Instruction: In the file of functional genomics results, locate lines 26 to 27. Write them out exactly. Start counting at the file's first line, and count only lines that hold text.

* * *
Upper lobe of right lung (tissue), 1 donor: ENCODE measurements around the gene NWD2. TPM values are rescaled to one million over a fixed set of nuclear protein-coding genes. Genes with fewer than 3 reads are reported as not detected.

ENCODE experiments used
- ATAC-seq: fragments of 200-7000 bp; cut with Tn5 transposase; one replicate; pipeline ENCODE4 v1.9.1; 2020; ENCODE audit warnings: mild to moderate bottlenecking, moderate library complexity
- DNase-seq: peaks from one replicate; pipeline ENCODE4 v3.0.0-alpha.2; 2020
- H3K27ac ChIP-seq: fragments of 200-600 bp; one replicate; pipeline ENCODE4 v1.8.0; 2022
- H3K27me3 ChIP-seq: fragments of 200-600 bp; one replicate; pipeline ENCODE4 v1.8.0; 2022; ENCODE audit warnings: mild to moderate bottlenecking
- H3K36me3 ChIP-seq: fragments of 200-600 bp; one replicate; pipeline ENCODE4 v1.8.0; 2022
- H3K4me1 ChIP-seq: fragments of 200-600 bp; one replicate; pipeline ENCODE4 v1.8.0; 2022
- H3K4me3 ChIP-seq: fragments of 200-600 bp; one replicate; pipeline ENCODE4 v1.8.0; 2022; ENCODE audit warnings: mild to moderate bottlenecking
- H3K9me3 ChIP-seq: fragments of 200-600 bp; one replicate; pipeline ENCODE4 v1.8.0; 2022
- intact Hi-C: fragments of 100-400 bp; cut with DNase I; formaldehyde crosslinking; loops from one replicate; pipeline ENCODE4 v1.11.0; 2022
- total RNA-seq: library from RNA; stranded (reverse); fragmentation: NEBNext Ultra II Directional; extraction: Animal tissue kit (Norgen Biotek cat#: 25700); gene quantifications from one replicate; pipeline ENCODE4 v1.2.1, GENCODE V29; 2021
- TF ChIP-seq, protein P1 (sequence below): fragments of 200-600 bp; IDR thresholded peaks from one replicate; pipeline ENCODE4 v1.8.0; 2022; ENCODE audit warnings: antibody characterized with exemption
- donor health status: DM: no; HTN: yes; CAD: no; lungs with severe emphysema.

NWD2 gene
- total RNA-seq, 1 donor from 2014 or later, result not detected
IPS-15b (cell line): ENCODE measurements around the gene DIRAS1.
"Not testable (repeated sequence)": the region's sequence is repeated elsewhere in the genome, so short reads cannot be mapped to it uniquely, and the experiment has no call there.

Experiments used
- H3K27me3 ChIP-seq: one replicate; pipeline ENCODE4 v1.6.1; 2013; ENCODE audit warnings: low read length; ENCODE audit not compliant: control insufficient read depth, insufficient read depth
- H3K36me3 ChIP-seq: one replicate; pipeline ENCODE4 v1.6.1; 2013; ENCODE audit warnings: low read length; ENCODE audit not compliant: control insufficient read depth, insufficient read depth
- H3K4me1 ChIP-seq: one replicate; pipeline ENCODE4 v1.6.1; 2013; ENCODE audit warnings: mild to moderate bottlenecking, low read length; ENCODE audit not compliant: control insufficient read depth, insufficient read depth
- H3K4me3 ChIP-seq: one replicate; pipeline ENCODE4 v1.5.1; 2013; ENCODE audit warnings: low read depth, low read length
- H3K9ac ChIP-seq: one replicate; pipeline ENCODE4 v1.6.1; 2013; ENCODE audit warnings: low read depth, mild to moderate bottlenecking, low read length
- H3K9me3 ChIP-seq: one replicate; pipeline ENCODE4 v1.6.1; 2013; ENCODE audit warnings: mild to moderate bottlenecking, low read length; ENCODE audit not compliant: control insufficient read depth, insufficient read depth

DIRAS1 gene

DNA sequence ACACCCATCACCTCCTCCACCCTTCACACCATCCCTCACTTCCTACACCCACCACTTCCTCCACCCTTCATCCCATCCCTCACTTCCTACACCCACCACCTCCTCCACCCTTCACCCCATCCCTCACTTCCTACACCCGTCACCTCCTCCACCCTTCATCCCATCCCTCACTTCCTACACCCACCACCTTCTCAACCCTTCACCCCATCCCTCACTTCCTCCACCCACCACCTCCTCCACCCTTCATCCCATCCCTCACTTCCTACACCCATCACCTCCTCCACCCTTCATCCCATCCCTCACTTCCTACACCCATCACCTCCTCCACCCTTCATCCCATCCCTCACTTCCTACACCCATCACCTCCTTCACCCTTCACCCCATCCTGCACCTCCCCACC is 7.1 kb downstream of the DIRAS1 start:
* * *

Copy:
DIRAS1 gene

DNA sequence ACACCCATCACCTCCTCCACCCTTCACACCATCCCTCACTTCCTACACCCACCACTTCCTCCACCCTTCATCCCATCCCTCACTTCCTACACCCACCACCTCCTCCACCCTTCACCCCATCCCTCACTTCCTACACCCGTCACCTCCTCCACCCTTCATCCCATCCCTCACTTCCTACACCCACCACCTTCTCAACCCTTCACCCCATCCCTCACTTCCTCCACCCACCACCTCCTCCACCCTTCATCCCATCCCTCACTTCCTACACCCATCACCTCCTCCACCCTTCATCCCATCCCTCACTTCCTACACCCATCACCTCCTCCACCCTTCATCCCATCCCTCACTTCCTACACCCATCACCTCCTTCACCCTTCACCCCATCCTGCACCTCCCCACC is 7.1 kb downstream of the DIRAS1 start: